If you choose to withdraw your account in a single payment, your entire balance is paid at one time. You can have the TSP transfer all or part of any single payment to a traditional IRA or eligible employer plan. Payments to you can be deposited directly into your checking or savings account by means of EFT.
If you choose to withdraw your account in monthly payments, you must also choose whether you want the TSP to compute your payments based on the IRS life expectancy table or whether you would like to receive a specific dollar amount each month. (See "Can I change my withdrawal after I receive it?".) If you choose to receive a specific dollar amount each month, you may be able to transfer all or part of your payments to an IRA or other eligible employer plan. This will depend on the number of payments you are expecting to receive. For additional information, read the tax notice "Important Tax Information About Payments From Your TSP Account.")


Can I change my withdrawal after I receive it?

Once your withdrawal has been processed, you cannot return it or change the withdrawal option. However, if you elected to receive all or a portion of your account in a series of monthly payments, you can change your election to a final single payment or change where your payments are being sent. Effective each January, you can change the fixed dollar amount you are receiving. You can also make a one-time change from TSP-computed monthly payments based on life expectancy to a fixed dollar amount.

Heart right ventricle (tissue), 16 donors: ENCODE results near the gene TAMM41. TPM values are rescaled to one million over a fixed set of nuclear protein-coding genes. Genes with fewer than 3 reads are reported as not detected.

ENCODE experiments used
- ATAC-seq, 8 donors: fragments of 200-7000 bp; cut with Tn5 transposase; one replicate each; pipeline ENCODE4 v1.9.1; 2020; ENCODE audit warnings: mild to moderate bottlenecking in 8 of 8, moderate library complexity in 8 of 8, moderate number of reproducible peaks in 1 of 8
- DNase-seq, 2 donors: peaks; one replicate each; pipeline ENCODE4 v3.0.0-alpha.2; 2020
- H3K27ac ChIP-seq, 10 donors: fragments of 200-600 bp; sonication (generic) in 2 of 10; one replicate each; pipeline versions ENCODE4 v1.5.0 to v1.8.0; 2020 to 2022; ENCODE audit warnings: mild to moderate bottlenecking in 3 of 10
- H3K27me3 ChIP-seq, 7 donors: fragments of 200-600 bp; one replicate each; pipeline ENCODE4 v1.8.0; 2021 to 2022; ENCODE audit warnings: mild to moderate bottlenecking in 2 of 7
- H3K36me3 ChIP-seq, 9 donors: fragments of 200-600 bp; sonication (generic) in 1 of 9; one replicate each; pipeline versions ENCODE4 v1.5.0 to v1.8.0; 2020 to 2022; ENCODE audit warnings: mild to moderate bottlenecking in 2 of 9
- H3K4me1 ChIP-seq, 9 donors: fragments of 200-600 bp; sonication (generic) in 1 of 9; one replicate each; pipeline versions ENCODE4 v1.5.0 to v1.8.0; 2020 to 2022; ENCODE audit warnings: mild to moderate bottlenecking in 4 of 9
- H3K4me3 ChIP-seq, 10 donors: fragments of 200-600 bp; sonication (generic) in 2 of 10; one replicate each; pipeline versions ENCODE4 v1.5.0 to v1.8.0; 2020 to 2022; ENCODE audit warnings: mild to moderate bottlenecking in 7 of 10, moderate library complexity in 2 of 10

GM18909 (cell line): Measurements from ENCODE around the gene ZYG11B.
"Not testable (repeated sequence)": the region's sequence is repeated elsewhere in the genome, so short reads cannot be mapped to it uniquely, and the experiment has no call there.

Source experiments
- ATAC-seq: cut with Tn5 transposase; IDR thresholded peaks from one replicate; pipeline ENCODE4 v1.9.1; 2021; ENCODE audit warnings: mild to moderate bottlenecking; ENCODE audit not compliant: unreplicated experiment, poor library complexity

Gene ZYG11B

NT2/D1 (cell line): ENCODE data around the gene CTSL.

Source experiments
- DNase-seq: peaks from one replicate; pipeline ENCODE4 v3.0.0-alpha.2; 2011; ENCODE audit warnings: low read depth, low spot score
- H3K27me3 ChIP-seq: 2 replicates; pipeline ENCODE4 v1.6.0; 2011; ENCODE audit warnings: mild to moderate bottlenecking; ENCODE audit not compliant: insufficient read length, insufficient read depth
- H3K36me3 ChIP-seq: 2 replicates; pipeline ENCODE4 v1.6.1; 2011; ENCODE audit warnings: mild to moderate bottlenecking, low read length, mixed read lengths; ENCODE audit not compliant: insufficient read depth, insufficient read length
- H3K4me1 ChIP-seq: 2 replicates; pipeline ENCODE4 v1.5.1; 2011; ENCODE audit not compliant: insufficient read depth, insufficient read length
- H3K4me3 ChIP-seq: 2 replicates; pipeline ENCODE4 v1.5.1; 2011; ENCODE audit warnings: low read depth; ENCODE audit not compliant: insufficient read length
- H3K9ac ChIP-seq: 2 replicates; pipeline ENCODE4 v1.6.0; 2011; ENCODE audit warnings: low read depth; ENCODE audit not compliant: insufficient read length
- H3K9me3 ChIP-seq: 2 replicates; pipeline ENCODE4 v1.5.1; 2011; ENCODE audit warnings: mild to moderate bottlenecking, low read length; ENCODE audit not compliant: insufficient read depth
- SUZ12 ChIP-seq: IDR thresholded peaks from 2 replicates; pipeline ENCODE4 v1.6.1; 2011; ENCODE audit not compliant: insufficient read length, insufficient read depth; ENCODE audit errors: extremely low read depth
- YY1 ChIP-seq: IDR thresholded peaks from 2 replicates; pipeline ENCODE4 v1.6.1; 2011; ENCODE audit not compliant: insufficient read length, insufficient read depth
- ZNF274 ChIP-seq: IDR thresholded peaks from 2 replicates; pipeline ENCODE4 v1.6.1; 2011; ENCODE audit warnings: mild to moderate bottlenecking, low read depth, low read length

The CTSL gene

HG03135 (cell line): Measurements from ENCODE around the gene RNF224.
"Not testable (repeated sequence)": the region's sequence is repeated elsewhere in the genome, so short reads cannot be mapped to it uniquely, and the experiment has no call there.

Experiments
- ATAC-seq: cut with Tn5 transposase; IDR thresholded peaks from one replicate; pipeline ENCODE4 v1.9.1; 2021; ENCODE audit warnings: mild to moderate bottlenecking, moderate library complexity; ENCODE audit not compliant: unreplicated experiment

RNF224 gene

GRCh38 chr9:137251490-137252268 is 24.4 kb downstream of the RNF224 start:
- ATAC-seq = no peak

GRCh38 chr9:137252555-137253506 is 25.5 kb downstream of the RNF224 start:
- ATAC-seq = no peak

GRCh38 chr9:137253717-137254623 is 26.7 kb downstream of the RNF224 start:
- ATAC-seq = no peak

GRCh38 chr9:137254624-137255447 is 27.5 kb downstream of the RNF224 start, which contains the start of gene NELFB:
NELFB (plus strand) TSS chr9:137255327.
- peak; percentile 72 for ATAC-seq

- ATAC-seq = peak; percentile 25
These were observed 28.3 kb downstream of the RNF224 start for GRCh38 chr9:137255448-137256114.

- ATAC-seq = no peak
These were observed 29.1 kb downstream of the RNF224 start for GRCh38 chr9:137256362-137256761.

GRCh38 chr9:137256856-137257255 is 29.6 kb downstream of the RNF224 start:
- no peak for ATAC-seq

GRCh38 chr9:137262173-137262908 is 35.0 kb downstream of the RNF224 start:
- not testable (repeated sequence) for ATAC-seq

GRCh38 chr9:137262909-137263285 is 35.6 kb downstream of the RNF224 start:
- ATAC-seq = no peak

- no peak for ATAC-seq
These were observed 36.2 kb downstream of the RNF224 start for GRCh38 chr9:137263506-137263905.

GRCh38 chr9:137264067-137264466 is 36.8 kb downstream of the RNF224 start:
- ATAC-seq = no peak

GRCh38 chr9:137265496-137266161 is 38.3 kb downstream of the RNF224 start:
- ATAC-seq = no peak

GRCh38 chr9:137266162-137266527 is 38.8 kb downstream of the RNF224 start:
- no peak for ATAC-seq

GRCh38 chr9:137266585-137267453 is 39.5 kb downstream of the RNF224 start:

Ed Zurndorfer  
#2 Posted : Sunday, September 14, 2008 7:13:58 PM(UTC)
Ed Zurndorfer

Rank: Senior Member

Groups: Registered
Joined: 9/10/2001(UTC)
Posts: 4,414

In order to receive a higher monthly payment when receiving payments from your TSP account before you are age 55, you should rollover your TSP account to a traditional IRA and use one of IRS' approved "72(t)" methods for receiving penalty-free payments. These methods are the amortization or the annuitization method. For more information, check with a tax professional.